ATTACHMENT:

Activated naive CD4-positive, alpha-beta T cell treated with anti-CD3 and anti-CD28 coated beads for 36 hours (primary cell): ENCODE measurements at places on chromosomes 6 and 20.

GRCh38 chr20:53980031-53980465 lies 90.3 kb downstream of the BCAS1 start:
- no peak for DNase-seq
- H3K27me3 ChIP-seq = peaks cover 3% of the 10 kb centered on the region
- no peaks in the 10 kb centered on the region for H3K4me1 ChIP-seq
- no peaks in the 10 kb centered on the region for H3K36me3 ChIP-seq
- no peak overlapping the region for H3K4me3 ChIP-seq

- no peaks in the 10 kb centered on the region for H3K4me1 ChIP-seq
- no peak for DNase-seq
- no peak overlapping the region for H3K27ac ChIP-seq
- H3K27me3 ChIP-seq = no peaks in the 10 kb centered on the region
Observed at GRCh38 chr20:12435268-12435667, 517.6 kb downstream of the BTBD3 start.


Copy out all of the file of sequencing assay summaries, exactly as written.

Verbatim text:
Activated naive CD4-positive, alpha-beta T cell treated with anti-CD3 and anti-CD28 coated beads for 36 hours (primary cell): ENCODE measurements at places on chromosomes 6 and 20.

GRCh38 chr20:53980031-53980465 lies 90.3 kb downstream of the BCAS1 start:
- no peak for DNase-seq
- H3K27me3 ChIP-seq = peaks cover 3% of the 10 kb centered on the region
- no peaks in the 10 kb centered on the region for H3K4me1 ChIP-seq
- no peaks in the 10 kb centered on the region for H3K36me3 ChIP-seq
- no peak overlapping the region for H3K4me3 ChIP-seq

- no peaks in the 10 kb centered on the region for H3K4me1 ChIP-seq
- no peak for DNase-seq
- no peak overlapping the region for H3K27ac ChIP-seq
- H3K27me3 ChIP-seq = no peaks in the 10 kb centered on the region
Observed at GRCh38 chr20:12435268-12435667, 517.6 kb downstream of the BTBD3 start.